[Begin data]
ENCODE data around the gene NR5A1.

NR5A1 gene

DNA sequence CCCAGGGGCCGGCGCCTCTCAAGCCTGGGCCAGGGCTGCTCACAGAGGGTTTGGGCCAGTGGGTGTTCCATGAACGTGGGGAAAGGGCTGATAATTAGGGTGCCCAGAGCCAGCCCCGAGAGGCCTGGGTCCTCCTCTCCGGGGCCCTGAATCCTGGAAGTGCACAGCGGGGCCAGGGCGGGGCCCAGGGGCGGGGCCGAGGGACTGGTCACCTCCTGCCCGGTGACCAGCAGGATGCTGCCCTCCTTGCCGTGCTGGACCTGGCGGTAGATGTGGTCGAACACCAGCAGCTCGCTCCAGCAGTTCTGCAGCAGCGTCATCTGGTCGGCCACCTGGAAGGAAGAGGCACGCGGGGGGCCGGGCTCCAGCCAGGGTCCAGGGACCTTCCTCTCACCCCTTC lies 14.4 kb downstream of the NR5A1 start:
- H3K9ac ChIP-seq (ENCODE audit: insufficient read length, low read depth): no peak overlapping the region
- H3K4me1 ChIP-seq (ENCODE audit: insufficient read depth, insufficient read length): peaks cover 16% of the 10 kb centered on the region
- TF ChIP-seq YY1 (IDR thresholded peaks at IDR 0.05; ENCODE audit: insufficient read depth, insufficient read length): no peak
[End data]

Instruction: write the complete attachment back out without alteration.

ENCODE data around the gene NR5A1.

NR5A1 gene

DNA sequence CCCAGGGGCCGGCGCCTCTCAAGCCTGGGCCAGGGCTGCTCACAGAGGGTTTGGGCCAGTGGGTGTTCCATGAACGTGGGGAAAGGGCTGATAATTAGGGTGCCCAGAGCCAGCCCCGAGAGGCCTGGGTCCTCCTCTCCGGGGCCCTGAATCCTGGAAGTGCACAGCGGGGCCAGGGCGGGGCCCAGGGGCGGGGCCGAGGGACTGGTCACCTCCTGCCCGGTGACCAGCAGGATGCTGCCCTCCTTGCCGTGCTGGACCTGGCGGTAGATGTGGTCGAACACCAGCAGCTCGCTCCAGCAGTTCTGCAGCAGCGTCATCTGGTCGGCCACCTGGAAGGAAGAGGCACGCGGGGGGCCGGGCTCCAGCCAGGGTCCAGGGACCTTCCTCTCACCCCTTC lies 14.4 kb downstream of the NR5A1 start:
- H3K9ac ChIP-seq (ENCODE audit: insufficient read length, low read depth): no peak overlapping the region
- H3K4me1 ChIP-seq (ENCODE audit: insufficient read depth, insufficient read length): peaks cover 16% of the 10 kb centered on the region
- TF ChIP-seq YY1 (IDR thresholded peaks at IDR 0.05; ENCODE audit: insufficient read depth, insufficient read length): no peak